An image showing neurons in the lateral subdivision of the central amygdala (CeL). In red are somatostain-positive (SOM+) neurons, which control fear; in green are another set of neurons known as PKC-delta cells. (Credit: Image courtesy of Bo Li)


A neuroscience group at Cold Spring Harbor Laboratory (CSHL) led by Assistant Professor Bo Li Ph.D., together with collaborator Professor Z. Josh Huang Ph.D., have just released the results of a new study that examines the how fear responses are learned, controlled, and memorized. They show that a particular class of neurons in a subdivision of the amygdala plays an active role in these processes.

Locating fear memory in the amygdala

Previous research had indicated that structures inside the amygdalae, a pair of almond-shaped formations that sit deep within the brain and are known to be involved in emotion and reward-based behavior, may be part of the circuit that controls fear learning and memory. In particular, a region called the central amygdala, or CeA, was thought to be a passive relay for the signals relayed within this circuit.

Li’s lab became interested when they observed that neurons in a region of the central amygdala called the lateral subdivision, or CeL, “lit up” in a particular strain of mice while studying this circuit.

“Neuroscientists believed that changes in the strength of the connections onto neurons in the central amygdala must occur for fear memory to be encoded,” Li says, “but nobody had been able to actually show this.”

This led the team to further probe into the role of these neurons in fear responses and furthermore to ask the question: If the central amygdala stores fear memory, how is that memory trace read out and translated into fear responses?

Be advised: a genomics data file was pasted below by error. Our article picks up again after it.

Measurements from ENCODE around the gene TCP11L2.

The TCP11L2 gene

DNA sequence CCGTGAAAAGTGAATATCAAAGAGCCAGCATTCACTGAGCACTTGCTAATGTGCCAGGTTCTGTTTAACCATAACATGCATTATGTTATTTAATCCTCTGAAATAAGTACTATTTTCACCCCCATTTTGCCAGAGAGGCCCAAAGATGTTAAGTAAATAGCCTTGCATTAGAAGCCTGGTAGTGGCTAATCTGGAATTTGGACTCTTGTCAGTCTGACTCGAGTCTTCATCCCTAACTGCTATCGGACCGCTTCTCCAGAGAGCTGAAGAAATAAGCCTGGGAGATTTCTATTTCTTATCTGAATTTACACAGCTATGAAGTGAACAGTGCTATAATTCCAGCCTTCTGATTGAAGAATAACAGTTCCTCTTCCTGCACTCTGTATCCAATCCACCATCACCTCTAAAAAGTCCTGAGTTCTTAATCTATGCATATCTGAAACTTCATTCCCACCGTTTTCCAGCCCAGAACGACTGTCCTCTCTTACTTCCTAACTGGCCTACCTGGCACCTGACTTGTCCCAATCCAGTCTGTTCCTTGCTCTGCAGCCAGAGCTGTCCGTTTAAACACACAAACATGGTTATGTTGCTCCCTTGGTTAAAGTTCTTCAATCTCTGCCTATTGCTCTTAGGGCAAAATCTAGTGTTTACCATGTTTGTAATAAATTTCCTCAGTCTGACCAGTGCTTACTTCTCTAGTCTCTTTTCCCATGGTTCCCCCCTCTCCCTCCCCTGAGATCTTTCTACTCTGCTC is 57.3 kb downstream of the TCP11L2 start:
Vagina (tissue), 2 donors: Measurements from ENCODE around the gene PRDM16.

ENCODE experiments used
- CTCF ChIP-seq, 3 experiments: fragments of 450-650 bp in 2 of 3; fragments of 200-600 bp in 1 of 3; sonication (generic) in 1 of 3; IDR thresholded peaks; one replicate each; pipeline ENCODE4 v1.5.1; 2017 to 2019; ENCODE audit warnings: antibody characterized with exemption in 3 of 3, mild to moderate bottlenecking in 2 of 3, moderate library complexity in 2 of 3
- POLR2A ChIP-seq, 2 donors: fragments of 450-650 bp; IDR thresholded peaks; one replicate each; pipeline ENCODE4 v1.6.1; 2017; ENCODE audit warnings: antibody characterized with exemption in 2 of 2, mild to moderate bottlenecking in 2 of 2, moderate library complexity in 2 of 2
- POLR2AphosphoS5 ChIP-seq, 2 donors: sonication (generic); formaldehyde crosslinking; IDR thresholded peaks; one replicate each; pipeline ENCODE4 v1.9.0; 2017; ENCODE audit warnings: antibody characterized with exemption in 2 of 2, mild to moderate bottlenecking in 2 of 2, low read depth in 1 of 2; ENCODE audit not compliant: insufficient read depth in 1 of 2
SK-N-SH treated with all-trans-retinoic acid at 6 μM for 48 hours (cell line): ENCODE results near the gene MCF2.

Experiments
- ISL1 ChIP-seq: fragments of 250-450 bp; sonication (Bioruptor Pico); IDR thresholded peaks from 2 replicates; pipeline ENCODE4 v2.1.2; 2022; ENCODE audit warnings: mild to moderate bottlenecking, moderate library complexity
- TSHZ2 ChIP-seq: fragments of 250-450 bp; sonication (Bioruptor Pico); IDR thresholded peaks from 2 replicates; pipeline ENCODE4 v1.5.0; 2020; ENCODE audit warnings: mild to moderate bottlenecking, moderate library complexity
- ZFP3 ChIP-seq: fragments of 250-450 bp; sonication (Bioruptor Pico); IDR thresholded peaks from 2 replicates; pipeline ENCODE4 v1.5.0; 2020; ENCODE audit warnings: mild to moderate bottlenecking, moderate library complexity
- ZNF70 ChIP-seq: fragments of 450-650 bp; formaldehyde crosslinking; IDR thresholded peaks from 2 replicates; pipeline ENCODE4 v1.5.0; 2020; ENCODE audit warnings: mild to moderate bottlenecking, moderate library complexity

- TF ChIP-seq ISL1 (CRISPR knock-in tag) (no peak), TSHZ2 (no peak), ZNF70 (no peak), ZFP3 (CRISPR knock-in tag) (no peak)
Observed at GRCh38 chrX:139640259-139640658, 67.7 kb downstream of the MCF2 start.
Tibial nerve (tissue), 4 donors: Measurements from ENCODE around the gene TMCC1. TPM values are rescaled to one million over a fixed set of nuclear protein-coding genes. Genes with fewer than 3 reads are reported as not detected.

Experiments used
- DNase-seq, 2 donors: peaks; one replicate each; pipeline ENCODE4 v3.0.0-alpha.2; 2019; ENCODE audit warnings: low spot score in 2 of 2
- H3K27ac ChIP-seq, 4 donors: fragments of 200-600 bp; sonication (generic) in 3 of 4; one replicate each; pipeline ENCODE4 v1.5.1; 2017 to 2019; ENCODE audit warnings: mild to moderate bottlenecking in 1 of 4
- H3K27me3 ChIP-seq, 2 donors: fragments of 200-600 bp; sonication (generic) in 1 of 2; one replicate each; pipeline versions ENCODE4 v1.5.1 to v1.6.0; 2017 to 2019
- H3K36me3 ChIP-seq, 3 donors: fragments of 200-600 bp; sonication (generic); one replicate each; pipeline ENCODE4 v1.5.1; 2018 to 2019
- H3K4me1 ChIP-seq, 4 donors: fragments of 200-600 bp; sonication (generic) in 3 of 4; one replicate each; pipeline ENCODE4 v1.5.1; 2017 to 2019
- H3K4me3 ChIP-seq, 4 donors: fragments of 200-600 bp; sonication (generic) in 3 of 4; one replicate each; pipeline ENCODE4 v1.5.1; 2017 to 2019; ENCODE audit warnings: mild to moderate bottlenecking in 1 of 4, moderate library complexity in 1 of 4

To examine the behavior of mice undergoing a fear test the team first trained them to respond in a Pavlovian manner to an auditory cue. The mice began to “freeze,” a very common fear response, whenever they heard one of the sounds they had been trained to fear.

To study the particular neurons involved, and to understand them in relation to the fear-inducing auditory cue, the CSHL team used a variety of methods. One of these involved delivering a gene that encodes for a light-sensitive protein into the particular neurons Li’s group wanted to look at.

By implanting a very thin fiber-optic cable directly into the area containing the photosensitive neurons, the team was able to shine colored laser light with pinpoint accuracy onto the cells, and in this manner activate them. This is a technique known as optogenetics. Any changes in the behavior of the mice in response to the laser were then monitored.

A subset of neurons in the central amygdala controls fear expression